Little Ads - Necessities are necessary.

Household necessity. All houses require Naughty Nellie cast iron object, or suffer fate of life without cast iron Naught Nellie necessity.

Precision transistor radio built right into handsome two-tone black cordovan sunglasses. Observers will never know you aren't wearing ordinary gigantic cordovan sunglasses. Customers are recommended not to confuse their precision transistor radio gigantic cordovan glasses with all their other non-transistor radio gigantic cordovan glasses.

This product not approved for use in treatment of halftone pattern.

Jewel-like nickel plaque is ideal gift for motorist with snooting pretentions. Jewel-like nickel plaque instantly ensnootens any motor vehicle. Official-looking text resembles that of plaques distributed by official snooty ratings board. Self-adhesive plaque can be easily removed to desnoot vehicle, return it to OEM snoot level.


Spud Imperials - Spuds Hackenzie.

Soooo, it looks like there used to be a cigarette company called "Spud". Whatever oldness you have to be to know this, I guess I'm not it. That's nice.

Why would you name your company something as goofy as "Spud"? Well, if your a guy whose nickname is "Spud", like Lloyd "Spud" Hughes. Long story short, he was a man from Ohio who had the idea of adding minty flavoring to cigarettes to make the smoke seem cooler, or, if you're a "special needs" professional with a career in marketing, "Kool-er". I'll remind you now that your trademark will be more bulletproof if you make up a stupid spelling for an already existing word so that you can say you invented that retarded version of the word. Thus does marketing spread ignorance throughout the land. This is why so many people think "espresso" is spelled "expresso". It is also why the letter S has been all but supplanted with the letter Z in nearly all forms of printed advertising.

Anyhoo, yeah, menthol cigarettes. Since the smoke gives you the illusion of coolness, Spud then goes hog wild implying that their cigarettes are not necessarily "good" for your throat, but "less awful" for your throat. Notice that, in the copy, they're very very careful not to say that their cigarettes are helpful in any way. However, they very energetically imply the hell out of "they're helpful in every way".

"Spuds' exhilirating menthol seems to cut right through that cold-clogged tatse and bring you old-time smoking pleasure!".

"Seems" is subjective, and cannot be disproven.

"Voice husky? Smoke a pack of spuds! They're not a remedy. But many find them more agreeable, more pleasing, at times when they can't enjoy other cigarettes!" As good as "Severed femoral artery? Smoke a pack of Spuds! They won't help you save your leg, or deliver you to a hospital, but they won't make it any worse!" Also "Voice husky? Whack a hornets' nest with a pool cue! It's not a remedy, but it won't directly exacerbate your voice problem... until you start screaming from the stinging and the hornets fly down your throat... but that's not a direct effect, right? Try Spuds!"
This sentence describes second-hand anecdotes, which may or may not be completely made up, and also cannot be disproven. Also, "many" is subjective and basically has little meaning. The one smidgen of actual truth here is that "They're not a remedy."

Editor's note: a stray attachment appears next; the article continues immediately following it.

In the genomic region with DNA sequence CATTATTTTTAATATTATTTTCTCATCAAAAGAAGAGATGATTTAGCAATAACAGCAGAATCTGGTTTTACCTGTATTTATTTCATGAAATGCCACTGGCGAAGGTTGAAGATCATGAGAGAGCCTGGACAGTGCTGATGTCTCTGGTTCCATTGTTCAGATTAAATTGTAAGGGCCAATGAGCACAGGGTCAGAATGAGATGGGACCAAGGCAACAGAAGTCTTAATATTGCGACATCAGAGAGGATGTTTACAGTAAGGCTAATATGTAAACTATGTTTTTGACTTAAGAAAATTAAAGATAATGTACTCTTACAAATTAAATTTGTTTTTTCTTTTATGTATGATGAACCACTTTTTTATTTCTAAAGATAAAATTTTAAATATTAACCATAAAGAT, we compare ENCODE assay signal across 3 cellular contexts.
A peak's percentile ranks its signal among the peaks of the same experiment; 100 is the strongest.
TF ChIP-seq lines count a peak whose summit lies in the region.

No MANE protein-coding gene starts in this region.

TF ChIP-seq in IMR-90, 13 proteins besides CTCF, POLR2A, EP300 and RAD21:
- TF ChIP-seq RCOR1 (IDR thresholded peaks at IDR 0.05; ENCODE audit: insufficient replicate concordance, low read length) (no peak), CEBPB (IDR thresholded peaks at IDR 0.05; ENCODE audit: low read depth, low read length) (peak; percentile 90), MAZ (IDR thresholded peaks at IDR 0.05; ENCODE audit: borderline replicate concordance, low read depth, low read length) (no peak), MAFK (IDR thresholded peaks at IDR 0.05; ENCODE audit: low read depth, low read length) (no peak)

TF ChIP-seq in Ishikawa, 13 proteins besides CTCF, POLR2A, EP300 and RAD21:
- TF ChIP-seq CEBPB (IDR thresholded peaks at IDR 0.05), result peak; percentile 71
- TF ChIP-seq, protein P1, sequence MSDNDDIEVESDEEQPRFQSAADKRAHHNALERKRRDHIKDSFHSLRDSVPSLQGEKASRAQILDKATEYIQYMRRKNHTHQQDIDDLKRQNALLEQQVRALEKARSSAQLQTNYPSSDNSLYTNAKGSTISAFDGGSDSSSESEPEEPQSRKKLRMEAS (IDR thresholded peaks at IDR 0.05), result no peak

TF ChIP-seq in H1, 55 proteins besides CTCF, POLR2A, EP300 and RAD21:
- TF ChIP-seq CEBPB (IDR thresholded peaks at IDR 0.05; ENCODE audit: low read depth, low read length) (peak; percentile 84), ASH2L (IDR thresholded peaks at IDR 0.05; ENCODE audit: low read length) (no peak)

"...does not produce irritating acrolein..."
This sentence only mentions one of the many irritants in cigarette smoke, and Axton-Fisher would like you to forget that.

"Enjoy the feeling of cool refreshment..."
Again, completely subjective, and meaningless.

But hey, this print ad is pretty innocuous, compared to this Spuds TV ad. This ad lets me enjoy the feeling of irritated bemusement when I can't enjoy other forms of advertising! Many find it more freaky, more condescending. Stare deep into his eye-holes and want a smoke.

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Beach Blanket Bingo with Gina and Bryce.

Joke #1 - "Okay, you're doing really well. Now push again, once more. Thaaaat's it. Good girl."

Joke #2 - "You know, on that day so long ago when I got my arm caught in that thresher, I thought my life was over. Even when the said they could help me with surgery, I was still despondent. But how could I know I'd have such a beautiful, intelligent, charming woman grafted onto my shoulder in it's place? What I'm trying to say is, I love you, New Arm."

Joke #3 - "Yes, I think I can see it, just barely. Honestly, I'm getting tired of you always wrecking our romantic beach getaways by sticking a hermit crab up your nose. There are some voids that my love just can't fill, and I wish you'd just accept it."

Joke #4 - "Yes, I know, Gina. I keep telling you, it's the cold water."

Joke #5 - "Okay, now cough, darling."

Joke #6 - "Waaah! It's cold out here! Waah! I'm a boy! Hey! Are you my mom?"

[Commenter jokes will be added to the post.   -Mgmt.]

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DuPont Plastics - Brushing both sides of your brain.

It's easy to forget that Nylon is a trademarked name owned by the DuPont corporation, but it is. It's also weird to imagine that, before there was Nylon, toothbrushes were made with natural bristle, which means "pig hair". Bleah.